After his company fired him, Jack Dwyer (Owen Wilson), he took his wife Annie (Lake Bell), and two daughters, his family moved from United States and transplanted in a foreign country in the heart of Asia. Together with other investors, Jack is working in the factory of water in Thailand.Jack and his family are now in the midst of a violent revolution, and all because of the company who works with full-Americans. All American tourists are suddenly in danger, or evil eye shot. Even with violent attacks and the constant struggle for survival, Jack knows how to protect his family at all costs. In a final attempt they try to find refuge in the US Embassy.
“No Escape” begins with the assasination of the Prime Minister of Thailand, which immediately drew comparisons to the movie “Zoolander”. Owen Wilson not only stars in Zoolander, but Derek Zoolander was mesmerized by the mugatu to assassinate the Prime Minister of Malaysia. The film looked like another version of Zoolander. , but surprisingly it is deep and very interesting
There are a ton of ridiculous stuff in “No Escape” like being forced to listen to Pierce Brosnans butcher a song by Huey Lewis, Jack and Annie encouraging her daughter to pee in pants, the scene which is very predictable the helicopter and each scene plays out the same way. The Dwyer family spends most of the film under the rubble hiding behind giant banners, and even below a boat and conveniently works most of the time without being properly examine the location.
There is a tense moment where the Dwyer family has to jump from one rooftop to another in order to escape a lot of Thai men with guns, but the sequence lost any taste that may have originally had when added to slow motion to the mix and a daughter of Jack nearly shots over the edge. Everything seems to have this humorous tone, while the family are risking their lives to stay ten steps ahead of their enemies.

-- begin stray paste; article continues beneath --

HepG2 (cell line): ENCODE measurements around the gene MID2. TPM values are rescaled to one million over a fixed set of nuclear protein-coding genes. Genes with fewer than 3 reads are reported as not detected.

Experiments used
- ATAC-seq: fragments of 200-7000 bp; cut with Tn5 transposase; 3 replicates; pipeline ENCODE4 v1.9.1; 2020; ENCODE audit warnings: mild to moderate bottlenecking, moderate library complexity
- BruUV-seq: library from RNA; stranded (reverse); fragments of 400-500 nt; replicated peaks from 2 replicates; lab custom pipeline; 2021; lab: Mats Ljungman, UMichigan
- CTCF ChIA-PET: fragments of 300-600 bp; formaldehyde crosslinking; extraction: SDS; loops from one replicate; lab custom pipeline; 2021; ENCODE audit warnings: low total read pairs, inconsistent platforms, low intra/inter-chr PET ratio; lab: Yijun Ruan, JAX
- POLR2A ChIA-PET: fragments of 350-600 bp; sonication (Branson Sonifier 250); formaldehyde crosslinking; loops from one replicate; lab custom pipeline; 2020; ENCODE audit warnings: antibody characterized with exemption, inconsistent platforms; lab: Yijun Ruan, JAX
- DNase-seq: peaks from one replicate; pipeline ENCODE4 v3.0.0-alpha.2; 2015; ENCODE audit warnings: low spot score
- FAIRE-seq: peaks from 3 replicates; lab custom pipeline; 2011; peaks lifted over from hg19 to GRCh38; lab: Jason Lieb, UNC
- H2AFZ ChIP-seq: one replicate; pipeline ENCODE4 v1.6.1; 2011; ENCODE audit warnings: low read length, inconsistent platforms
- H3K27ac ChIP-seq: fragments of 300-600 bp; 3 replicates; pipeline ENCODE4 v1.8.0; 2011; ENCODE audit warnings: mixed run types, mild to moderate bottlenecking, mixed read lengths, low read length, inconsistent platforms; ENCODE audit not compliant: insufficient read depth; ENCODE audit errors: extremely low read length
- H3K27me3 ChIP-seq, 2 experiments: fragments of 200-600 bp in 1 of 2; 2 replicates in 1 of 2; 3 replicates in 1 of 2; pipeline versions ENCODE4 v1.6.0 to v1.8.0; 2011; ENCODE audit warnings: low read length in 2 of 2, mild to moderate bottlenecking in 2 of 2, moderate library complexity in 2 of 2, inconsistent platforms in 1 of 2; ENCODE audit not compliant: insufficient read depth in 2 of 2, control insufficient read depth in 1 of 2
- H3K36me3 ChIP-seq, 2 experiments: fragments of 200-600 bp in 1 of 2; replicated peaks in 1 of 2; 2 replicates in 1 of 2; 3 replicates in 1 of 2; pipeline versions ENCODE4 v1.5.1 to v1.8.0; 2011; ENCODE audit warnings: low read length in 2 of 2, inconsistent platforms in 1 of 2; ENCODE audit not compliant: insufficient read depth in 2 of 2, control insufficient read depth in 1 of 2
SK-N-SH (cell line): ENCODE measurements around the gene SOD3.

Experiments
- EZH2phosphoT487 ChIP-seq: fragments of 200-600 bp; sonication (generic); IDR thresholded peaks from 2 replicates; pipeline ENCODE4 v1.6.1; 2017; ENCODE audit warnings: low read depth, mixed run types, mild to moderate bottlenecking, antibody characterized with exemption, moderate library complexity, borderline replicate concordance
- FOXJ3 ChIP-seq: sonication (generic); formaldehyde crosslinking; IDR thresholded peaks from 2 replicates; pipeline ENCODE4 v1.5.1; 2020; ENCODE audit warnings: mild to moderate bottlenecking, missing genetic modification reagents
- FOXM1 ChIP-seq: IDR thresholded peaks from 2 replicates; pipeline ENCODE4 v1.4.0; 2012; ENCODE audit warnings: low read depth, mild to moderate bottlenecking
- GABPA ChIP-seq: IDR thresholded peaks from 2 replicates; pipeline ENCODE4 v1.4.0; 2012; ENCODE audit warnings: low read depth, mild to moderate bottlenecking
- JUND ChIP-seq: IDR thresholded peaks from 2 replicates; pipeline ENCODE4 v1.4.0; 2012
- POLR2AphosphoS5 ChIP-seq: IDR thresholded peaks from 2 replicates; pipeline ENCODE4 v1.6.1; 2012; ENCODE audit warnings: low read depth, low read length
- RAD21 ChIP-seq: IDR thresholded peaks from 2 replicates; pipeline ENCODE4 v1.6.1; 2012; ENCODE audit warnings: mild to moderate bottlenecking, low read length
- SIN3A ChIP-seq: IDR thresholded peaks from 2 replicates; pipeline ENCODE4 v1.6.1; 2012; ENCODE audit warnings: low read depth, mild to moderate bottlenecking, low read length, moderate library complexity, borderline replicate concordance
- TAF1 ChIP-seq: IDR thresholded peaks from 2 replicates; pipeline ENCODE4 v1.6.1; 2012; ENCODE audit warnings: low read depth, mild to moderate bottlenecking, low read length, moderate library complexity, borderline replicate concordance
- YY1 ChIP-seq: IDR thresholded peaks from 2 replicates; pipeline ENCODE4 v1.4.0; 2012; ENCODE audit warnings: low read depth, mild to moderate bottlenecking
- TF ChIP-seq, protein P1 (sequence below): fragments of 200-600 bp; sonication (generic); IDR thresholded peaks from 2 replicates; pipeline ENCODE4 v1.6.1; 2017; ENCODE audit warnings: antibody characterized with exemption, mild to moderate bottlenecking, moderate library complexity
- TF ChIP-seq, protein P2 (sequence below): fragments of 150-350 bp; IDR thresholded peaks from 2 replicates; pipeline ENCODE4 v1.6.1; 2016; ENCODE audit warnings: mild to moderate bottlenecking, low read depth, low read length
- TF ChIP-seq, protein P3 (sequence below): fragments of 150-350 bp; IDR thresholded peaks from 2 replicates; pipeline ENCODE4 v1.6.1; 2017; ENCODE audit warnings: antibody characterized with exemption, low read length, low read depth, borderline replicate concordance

A credible aspect of the film are the reactions of the children of Jack. Obviously adults will act differently in a situation like this, but Jack’s children are a liability just because they are around. Lucy (Sterling Jerins) escapes the pool all by herself and was forced to point a gun at the face of his father. Meanwhile, Beeze is constantly annoying about silly things like being thirsty, wanting to play, or having to use the bathroom. You are about to be shot to death and you want your father risk his life for a teddy bear mad? Needless to say that children receive in their last nerve; realistically, but still annoying.
“No Escape” lacks adequate depth and variety to an action thriller has often memorable. The run and hide formula takes quite thin when combined with shaky camera techniques and the same outcome every time it is used. “No Escape” is wildly intense and sometimes devastating abhorrently others, but it’s just entertaining at surface level. If you ever stop using your brain and realize that the film is a nonstop freight train barreling toward a cliff for an hour and forty minutes. No deviations or any other security meeting with the passengers along the way. “No Escape” is just a dead set locomotive speeding in throwing off track. Naturally, as an observer, all you can do is see how this trick pony will star in a massive explosion of fire. As the fire diminishes, that adrenaline disappears and “No Escape” is a distant memory.